Thirdly, as against the outside world, India is one unit and the different provinces and different communities of India should line up under one banner and one policy, if we are to bring about the speedy emancipation of our people. Fissiparous tendencies, whether of a provincial or of a communal character should be regarded as the greatest curse for a subject race and all lovers of freedom should take their stand on a broad socio-economic programme for the emancipation of the masses, which will cut across provincial and communal divisions.
Fourthly, our strategy should be directed towards laying down and strengthening the basis of a broad anti-impeialist front of workers, peasants and middle class. A united front of all anti-imperialist forces in the country under the aegis of the Indian National Congress for effecting the political and economic libeation of our hungry and enslaved millions is the supreme need of the hour. Last but not least, the method of our struggle should be confined in the limits of non-violent non-cooperation.
[From an address at a public reception in Calcutta, April 6, 1937—published in The Calcutta Municipal Gazette]
This is Subhas Chandra Bose speaking to you over the Azad Hind Radio.
For about a year I have waited in silence and patience for the march of events and now that the hour has struck, I come forward to speak.
The fall of Singapore means the collapse of the British Empire, the end of the iniquitous regime which it has symbolised and the dawn of a new era in Indian history. The Indian people who have long suffered from the humiliation of a foreign yoke and have been ruined spiritually, culturally, politically and economically while under British domination—must now offer their humble thanks to the Almighty for the auspicious event which bears for India the promise of life and freedom...
The outside world hears from time to time voices coming from India, claiming to speak either in the name of the Indian National Congress or of the Indian people. But these are voices coming through the channels of British propaganda and nobody should make the fatal mistake of regarding them as representative of Free India. As is natural in a land that has been under foreign domination, the British oppressors have endeavoured to create divisions among the Indian people... There is, however, the vast majority of the Indian people who will have no compromise with British Imperialism but will fight on till full independence is achieved. Owing to war-time conditions prevailing in India, the voice of these freedom-loving Indians cannot cross the frontiers of that country—but we who have fought for more than two decades for our national emancipation, know exactly what the vast majority of our countrymen think and feel today.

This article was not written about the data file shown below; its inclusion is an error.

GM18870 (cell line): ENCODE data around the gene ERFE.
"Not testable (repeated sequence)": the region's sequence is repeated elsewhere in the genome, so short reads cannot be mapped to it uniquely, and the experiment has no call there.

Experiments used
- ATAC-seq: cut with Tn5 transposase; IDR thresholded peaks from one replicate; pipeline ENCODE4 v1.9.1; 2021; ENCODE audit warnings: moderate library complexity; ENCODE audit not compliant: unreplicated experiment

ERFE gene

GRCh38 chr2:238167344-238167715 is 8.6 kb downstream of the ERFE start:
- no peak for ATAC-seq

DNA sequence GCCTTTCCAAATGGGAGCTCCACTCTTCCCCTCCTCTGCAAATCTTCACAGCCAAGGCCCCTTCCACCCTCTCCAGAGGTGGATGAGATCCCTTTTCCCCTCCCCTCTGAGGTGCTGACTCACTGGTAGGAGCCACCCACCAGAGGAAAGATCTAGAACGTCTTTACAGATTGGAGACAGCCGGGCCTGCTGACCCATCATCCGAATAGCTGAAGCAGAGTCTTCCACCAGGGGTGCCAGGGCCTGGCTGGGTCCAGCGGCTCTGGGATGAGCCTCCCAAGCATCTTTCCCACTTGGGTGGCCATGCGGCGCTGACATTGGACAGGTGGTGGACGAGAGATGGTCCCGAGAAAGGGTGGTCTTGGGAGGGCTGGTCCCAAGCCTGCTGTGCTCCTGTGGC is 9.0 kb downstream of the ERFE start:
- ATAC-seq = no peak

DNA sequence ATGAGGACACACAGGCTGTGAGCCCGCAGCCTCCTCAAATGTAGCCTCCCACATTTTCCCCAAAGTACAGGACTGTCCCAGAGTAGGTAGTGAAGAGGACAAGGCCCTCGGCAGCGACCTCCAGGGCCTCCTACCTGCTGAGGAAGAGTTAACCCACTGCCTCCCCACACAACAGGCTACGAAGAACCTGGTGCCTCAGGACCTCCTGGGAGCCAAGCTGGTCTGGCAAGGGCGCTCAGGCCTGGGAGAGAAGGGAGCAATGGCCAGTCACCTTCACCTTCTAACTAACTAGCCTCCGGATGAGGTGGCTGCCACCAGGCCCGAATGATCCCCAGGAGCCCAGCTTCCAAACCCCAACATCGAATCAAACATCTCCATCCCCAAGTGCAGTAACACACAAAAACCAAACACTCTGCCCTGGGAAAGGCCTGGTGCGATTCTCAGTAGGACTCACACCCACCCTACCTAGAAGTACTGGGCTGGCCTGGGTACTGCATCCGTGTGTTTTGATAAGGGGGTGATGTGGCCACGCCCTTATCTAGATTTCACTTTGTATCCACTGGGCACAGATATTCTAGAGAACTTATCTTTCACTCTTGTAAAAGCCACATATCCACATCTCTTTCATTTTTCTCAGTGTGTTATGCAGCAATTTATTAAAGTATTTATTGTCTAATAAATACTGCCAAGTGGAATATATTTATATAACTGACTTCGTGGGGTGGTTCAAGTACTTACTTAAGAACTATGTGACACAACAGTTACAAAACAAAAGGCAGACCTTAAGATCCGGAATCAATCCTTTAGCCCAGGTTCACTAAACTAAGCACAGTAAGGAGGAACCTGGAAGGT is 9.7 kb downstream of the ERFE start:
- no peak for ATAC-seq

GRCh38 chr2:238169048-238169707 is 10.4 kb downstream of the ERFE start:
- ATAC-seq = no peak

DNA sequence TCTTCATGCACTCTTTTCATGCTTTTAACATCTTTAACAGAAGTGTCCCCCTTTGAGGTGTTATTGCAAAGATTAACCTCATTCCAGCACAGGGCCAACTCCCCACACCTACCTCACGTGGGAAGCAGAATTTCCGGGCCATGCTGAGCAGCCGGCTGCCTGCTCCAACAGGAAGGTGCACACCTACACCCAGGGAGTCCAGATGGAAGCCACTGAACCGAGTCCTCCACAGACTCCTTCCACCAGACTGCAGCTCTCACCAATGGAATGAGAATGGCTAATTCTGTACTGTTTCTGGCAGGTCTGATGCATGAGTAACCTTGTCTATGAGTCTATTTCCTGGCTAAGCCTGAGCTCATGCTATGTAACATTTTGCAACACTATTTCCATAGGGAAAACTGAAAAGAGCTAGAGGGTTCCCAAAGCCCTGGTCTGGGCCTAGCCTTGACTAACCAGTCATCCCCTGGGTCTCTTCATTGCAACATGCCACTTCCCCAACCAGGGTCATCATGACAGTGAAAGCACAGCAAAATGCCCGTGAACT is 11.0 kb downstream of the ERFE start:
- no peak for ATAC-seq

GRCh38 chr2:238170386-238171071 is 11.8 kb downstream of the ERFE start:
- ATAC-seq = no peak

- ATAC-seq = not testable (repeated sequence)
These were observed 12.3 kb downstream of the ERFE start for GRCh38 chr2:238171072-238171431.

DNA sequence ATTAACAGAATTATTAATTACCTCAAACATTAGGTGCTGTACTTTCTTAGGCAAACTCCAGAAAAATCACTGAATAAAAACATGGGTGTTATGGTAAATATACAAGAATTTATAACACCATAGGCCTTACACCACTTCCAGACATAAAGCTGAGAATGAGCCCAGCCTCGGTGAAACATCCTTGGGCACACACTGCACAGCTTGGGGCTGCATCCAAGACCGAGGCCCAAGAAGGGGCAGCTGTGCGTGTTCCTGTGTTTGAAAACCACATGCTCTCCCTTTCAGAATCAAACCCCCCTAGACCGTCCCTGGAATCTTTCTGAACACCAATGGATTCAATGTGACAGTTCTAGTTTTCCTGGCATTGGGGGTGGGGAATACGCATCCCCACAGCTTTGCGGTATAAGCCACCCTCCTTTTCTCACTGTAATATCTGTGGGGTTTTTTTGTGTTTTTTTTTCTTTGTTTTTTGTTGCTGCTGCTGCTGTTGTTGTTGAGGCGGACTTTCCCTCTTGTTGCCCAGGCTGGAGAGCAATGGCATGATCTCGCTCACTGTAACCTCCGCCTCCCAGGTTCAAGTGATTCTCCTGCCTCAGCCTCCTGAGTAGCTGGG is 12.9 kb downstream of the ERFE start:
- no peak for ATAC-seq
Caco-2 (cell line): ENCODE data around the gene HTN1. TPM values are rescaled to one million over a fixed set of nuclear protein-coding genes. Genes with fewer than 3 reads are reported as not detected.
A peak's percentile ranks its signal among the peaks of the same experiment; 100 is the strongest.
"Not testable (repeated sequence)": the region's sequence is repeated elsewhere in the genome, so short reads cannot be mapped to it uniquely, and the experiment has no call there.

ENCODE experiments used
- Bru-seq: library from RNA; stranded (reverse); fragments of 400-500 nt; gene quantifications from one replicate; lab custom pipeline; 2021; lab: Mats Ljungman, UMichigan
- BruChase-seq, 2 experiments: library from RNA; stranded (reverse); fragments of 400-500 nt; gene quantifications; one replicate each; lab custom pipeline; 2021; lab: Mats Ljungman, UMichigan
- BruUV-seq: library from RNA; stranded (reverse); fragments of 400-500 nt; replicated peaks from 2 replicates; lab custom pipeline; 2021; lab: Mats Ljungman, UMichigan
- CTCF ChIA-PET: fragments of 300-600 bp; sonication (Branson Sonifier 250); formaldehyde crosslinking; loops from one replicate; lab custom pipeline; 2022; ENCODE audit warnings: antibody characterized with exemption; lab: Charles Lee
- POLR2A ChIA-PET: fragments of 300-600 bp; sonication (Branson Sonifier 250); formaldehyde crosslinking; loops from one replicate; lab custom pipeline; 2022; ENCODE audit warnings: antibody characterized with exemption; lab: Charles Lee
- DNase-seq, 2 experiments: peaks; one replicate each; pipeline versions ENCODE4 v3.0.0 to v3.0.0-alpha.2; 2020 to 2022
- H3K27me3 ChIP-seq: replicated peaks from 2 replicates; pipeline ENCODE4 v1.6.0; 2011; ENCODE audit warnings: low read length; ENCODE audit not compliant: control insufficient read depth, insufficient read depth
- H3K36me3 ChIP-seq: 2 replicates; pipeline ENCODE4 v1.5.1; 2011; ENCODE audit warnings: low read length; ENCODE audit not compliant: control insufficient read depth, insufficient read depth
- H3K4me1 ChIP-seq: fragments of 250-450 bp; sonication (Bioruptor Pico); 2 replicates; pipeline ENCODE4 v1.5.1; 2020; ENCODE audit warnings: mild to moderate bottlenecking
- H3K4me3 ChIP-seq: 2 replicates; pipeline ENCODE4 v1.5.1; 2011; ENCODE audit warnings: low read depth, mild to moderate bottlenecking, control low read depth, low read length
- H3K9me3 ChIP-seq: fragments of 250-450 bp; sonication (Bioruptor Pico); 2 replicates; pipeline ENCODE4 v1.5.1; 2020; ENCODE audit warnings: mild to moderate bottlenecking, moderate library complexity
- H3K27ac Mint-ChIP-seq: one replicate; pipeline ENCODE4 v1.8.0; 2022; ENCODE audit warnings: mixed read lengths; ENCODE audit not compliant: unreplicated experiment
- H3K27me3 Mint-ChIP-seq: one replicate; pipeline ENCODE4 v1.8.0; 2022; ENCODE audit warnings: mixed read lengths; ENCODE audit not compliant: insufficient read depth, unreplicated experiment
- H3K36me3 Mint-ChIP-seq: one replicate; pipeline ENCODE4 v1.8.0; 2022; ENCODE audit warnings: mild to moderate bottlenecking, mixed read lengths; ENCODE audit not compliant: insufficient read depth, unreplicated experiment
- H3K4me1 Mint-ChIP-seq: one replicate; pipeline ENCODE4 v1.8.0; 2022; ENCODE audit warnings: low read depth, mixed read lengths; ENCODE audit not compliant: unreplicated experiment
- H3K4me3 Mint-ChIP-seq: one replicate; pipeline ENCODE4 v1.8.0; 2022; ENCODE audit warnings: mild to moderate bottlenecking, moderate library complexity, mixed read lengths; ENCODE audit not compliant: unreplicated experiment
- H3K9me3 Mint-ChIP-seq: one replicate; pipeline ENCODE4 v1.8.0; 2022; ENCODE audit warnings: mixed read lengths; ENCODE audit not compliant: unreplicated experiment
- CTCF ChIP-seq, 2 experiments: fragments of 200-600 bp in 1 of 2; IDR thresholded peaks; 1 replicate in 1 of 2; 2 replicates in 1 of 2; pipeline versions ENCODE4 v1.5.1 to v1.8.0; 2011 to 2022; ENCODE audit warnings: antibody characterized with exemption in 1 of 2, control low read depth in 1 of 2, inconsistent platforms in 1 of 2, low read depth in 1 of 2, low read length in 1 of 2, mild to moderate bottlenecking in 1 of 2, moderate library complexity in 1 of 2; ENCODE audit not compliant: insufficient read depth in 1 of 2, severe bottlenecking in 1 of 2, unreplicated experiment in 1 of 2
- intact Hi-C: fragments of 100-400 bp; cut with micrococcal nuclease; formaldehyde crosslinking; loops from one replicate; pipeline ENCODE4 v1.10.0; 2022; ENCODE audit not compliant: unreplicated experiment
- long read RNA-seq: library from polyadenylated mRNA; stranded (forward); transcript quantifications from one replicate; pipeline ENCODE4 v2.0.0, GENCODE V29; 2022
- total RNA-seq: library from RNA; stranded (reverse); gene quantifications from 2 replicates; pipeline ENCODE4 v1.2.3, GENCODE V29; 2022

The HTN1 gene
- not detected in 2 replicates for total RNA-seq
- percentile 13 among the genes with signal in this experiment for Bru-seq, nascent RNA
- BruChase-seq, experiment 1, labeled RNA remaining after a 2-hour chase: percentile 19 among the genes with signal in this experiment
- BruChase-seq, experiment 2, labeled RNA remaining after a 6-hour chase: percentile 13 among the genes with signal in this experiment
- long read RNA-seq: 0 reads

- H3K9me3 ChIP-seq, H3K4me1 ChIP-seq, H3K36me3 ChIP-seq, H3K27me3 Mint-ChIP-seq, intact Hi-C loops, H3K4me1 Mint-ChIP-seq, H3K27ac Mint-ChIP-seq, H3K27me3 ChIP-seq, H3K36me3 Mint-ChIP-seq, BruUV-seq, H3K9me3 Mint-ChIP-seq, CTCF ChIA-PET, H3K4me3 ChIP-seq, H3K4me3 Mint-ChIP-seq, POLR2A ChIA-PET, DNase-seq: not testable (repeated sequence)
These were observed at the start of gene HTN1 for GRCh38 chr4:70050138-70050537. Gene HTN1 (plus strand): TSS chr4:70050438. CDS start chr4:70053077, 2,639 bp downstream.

Standing at one of the cross-roads of world-history, I solemnly declare on behalf of all freedom-loving Indians in India and abroad that we shall continue to fight British Imperialism till India is once again the mistress of her own destiny. During this struggle and in the reconstruction that will follow, we shall heartily co-operate with all those who will help us in overthrowing the common enemy. I am confident that in this sacred struggle, the vast majority of the Indian people will be with us. No manoeuvre, intrigue or conspiracy on the part of the agents of Anglo-American Imperialism, however prominent they may be and to whichever nationality they may belong, can throw dust in the eyes of the Indian people or swerve them from the path of patriotic duty. The hour of India’s salvation is at hand. India will now rise and break the chains of servitude that have bound her so long. Through India’s liberation will Asia and the world move forward towards the larger goal of human emancipation.
[From the first broadcast to the world over Azad Hind Radio, February 19, 1942]